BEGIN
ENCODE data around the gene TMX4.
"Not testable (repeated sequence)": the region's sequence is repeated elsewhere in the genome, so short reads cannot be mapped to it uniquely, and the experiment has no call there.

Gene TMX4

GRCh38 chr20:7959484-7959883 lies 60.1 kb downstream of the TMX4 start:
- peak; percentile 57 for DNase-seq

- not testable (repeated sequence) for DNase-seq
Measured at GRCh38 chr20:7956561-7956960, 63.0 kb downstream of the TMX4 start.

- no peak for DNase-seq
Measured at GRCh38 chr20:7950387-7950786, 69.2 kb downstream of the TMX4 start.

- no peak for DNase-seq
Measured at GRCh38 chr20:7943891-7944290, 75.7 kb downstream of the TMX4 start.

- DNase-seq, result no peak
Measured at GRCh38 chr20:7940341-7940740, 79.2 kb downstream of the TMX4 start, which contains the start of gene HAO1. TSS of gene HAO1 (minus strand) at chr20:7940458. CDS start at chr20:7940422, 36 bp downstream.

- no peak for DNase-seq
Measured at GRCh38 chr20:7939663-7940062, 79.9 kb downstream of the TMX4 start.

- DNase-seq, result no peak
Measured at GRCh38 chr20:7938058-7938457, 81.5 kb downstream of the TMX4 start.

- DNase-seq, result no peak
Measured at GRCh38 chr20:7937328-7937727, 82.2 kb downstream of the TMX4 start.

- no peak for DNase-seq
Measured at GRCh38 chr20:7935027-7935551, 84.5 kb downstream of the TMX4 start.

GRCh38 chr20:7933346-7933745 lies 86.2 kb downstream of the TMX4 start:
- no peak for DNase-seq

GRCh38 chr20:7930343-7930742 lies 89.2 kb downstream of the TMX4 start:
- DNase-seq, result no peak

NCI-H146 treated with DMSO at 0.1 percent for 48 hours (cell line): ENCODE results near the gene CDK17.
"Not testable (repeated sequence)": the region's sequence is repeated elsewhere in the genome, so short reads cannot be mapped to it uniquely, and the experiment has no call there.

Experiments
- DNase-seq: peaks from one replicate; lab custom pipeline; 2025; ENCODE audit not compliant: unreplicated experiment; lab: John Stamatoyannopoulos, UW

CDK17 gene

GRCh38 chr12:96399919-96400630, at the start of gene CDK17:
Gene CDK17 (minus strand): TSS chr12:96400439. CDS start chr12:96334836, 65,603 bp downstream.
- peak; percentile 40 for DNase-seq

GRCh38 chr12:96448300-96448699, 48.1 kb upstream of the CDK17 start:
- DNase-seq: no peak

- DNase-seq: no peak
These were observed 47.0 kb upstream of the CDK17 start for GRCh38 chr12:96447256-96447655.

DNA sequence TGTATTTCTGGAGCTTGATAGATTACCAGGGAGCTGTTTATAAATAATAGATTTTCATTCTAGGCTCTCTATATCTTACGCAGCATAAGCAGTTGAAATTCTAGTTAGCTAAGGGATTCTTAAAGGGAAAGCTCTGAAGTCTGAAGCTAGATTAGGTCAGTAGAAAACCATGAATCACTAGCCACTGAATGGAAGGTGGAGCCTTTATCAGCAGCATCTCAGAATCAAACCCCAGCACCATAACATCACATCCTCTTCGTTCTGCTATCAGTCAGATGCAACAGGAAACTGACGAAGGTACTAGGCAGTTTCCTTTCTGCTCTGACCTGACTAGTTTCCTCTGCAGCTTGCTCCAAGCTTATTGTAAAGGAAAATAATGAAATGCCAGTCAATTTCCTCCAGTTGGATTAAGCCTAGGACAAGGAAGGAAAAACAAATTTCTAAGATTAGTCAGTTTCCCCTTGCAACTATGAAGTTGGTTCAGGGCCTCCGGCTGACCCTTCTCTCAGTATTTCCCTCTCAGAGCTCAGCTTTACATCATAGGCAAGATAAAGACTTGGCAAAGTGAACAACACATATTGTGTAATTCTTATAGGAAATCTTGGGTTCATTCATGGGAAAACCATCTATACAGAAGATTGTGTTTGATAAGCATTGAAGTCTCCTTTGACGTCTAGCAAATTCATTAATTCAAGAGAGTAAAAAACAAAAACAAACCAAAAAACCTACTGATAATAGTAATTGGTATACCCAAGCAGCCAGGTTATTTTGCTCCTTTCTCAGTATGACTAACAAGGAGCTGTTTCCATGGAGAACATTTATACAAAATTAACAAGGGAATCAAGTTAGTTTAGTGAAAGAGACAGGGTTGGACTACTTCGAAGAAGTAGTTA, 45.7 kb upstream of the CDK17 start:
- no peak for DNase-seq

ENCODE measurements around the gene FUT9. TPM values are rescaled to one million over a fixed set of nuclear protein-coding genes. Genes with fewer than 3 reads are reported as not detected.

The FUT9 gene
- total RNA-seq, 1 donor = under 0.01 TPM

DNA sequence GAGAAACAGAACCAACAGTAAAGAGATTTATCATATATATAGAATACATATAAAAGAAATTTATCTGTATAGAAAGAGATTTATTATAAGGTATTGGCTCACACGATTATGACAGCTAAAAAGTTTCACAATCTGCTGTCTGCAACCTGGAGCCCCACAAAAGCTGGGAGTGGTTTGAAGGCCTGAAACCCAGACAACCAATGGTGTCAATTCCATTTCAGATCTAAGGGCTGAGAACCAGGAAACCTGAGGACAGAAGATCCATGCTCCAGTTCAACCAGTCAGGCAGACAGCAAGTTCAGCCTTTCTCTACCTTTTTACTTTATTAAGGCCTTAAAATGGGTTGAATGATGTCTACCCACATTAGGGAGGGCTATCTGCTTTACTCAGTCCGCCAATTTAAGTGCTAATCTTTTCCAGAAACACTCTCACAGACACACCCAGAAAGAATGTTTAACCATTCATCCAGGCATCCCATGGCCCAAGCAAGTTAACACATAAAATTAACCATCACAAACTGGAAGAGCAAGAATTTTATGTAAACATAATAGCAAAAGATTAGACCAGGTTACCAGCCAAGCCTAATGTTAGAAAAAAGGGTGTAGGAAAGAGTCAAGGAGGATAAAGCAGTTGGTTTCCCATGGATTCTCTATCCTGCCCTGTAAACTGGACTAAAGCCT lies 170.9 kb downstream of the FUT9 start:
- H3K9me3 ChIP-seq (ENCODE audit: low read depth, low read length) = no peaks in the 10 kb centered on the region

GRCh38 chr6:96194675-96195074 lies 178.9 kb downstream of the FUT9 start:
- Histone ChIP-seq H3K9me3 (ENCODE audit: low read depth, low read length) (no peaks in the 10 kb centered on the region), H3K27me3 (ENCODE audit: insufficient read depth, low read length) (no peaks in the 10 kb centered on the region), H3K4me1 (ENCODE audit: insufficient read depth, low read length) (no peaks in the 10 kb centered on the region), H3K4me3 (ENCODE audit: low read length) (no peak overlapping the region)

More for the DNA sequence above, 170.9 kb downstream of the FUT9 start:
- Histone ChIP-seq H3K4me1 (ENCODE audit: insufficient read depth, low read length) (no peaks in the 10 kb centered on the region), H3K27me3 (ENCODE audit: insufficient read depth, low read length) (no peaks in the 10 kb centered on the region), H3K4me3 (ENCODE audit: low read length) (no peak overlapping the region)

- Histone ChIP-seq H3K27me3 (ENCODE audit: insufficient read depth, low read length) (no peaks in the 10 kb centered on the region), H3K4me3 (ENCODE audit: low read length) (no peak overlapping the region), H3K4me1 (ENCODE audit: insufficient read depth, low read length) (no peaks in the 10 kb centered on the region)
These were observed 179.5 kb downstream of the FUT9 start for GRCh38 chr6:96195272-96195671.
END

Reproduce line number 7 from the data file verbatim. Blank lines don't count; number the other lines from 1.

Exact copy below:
Measured at GRCh38 chr20:7956561-7956960, 63.0 kb downstream of the TMX4 start.